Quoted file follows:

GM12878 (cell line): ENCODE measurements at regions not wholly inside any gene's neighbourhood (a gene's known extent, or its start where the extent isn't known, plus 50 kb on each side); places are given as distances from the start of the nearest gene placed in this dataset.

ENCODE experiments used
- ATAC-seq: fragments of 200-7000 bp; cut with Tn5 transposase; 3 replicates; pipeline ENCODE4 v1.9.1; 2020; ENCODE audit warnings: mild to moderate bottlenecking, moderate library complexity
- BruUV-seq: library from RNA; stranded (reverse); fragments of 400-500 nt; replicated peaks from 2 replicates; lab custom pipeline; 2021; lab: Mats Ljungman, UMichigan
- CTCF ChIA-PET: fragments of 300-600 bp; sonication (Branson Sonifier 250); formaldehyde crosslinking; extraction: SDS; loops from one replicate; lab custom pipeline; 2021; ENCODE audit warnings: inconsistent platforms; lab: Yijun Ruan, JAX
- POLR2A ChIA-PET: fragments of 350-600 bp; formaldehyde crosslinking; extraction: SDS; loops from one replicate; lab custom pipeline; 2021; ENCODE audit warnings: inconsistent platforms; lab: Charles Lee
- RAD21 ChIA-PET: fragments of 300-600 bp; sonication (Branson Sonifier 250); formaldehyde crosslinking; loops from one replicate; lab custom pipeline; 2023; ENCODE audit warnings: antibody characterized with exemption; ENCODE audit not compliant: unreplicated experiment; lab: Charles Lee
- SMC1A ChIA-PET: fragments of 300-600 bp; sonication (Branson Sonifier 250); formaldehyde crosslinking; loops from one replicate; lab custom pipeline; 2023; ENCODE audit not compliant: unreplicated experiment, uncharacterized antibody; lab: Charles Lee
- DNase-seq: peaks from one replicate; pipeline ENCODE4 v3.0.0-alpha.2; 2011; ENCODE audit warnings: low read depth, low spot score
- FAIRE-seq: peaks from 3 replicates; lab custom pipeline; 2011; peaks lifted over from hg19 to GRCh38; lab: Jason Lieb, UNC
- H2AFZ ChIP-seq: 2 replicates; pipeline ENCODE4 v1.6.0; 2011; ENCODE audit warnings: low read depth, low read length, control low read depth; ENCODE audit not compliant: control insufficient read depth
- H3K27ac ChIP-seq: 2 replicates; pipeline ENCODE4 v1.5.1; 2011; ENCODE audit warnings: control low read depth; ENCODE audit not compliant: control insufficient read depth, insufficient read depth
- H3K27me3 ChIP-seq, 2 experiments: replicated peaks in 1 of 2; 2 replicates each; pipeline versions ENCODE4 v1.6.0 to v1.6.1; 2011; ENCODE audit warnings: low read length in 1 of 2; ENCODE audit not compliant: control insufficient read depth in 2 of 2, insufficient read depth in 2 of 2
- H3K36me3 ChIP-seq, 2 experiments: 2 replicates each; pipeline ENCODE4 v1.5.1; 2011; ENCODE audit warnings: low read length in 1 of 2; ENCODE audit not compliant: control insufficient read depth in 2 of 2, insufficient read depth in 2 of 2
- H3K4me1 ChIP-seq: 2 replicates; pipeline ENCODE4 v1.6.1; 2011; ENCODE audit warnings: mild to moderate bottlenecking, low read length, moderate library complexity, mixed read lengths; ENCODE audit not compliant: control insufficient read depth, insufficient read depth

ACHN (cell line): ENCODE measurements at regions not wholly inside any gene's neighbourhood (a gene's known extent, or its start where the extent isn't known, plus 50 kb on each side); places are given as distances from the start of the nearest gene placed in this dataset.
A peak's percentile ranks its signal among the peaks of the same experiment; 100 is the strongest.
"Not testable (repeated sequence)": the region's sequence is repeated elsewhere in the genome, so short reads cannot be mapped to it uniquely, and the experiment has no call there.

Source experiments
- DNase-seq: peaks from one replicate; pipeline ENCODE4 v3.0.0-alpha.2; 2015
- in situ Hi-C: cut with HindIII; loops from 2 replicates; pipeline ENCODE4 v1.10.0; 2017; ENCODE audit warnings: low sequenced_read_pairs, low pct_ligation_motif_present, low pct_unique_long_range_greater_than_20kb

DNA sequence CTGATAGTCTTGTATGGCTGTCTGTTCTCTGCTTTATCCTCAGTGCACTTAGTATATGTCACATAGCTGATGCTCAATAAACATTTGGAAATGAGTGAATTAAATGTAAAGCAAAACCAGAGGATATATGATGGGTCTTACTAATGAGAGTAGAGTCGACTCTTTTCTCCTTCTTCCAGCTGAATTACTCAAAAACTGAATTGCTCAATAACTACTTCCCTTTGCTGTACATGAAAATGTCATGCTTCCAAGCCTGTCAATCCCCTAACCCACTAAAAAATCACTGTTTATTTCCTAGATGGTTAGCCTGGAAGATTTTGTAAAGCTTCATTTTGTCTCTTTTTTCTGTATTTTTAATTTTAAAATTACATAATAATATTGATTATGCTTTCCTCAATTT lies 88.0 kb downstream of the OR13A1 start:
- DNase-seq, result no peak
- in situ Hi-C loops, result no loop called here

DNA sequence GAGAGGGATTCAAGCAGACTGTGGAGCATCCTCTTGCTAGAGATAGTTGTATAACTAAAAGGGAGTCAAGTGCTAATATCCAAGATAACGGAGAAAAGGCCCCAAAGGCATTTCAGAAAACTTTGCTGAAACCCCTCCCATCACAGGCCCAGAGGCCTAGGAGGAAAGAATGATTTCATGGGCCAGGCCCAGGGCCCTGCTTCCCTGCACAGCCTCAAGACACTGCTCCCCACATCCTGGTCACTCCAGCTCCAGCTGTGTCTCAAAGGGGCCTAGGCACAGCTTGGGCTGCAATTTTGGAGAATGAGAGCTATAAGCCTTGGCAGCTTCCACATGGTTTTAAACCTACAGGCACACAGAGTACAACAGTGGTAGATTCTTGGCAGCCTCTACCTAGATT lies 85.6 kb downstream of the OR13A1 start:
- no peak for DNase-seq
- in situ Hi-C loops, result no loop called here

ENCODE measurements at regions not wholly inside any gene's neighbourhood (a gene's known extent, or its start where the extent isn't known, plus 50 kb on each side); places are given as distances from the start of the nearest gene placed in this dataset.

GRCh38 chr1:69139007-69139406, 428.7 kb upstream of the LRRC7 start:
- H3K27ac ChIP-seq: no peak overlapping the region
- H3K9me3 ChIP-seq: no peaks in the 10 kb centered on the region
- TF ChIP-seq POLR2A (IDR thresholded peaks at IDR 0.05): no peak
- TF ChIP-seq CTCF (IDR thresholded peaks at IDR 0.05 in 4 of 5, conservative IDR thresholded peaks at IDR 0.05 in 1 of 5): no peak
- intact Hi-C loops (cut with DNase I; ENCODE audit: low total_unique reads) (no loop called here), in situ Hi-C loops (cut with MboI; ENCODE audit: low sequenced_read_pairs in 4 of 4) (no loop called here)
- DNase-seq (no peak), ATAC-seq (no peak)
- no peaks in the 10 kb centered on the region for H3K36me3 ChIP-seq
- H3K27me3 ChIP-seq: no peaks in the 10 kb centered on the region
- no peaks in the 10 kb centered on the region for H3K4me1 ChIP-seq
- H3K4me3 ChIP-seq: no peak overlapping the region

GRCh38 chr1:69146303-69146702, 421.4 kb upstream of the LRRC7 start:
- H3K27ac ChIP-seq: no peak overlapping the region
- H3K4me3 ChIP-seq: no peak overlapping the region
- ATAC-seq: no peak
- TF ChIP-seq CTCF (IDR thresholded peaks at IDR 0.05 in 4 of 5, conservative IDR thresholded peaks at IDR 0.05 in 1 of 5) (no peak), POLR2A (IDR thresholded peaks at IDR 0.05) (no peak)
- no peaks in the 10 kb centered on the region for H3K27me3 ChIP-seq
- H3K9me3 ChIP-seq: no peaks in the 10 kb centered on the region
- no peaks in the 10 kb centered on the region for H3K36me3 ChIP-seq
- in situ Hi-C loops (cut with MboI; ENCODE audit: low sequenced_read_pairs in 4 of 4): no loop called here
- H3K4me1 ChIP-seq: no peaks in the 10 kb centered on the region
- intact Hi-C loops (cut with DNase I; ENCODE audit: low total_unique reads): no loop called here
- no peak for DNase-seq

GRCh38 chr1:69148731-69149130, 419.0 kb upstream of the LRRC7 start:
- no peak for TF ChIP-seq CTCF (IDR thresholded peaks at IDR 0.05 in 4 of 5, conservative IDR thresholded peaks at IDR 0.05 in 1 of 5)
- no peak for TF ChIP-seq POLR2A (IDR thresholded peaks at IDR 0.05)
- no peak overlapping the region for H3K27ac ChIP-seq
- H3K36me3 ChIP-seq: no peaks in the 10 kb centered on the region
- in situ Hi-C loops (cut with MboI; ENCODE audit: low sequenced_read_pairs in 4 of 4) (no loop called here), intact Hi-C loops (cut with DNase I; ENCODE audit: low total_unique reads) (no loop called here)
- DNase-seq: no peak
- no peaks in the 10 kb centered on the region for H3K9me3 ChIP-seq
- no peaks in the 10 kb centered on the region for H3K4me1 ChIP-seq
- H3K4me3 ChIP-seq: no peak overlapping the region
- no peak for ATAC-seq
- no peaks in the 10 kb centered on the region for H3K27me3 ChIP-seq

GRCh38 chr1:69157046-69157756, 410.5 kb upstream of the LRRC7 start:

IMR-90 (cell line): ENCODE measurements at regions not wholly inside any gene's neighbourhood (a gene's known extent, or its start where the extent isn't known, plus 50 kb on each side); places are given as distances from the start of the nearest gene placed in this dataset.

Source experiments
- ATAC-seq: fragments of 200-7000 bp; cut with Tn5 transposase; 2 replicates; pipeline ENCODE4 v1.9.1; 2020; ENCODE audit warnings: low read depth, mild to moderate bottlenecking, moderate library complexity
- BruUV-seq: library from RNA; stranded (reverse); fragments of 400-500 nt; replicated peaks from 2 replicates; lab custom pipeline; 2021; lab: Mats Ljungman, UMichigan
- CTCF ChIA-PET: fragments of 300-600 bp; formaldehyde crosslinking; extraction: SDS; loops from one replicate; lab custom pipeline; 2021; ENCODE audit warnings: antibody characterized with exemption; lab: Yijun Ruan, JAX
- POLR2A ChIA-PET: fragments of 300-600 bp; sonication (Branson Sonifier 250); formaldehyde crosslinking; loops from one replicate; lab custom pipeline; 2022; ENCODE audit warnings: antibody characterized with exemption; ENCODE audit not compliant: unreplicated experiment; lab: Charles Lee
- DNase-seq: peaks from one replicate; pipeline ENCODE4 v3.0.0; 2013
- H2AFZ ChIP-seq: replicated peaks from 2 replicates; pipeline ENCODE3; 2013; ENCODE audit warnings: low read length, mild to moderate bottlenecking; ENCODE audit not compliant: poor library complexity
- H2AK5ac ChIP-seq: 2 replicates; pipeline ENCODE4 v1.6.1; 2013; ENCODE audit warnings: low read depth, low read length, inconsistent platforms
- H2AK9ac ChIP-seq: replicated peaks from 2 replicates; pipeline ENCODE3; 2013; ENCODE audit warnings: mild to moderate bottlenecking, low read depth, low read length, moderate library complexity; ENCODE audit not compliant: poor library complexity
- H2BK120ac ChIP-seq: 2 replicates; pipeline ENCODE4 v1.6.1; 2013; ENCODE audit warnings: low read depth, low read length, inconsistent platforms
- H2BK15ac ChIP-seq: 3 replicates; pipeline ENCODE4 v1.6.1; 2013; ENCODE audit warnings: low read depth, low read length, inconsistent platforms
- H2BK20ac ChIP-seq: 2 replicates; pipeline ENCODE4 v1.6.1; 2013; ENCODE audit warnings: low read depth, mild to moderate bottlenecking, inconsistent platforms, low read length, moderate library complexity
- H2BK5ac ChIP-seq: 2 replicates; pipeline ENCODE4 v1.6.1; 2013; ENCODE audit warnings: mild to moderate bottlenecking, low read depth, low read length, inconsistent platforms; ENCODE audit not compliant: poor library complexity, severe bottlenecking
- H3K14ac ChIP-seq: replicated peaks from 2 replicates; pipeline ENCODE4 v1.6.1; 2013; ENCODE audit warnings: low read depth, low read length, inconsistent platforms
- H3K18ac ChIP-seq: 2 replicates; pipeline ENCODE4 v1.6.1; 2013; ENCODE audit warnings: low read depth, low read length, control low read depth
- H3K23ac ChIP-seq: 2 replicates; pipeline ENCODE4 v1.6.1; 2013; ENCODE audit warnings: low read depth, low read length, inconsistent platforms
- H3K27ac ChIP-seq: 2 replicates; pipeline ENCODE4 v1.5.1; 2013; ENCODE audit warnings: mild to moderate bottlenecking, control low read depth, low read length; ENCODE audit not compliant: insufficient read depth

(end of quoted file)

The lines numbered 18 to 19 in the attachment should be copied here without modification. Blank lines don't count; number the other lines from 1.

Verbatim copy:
"Not testable (repeated sequence)": the region's sequence is repeated elsewhere in the genome, so short reads cannot be mapped to it uniquely, and the experiment has no call there.

Source experiments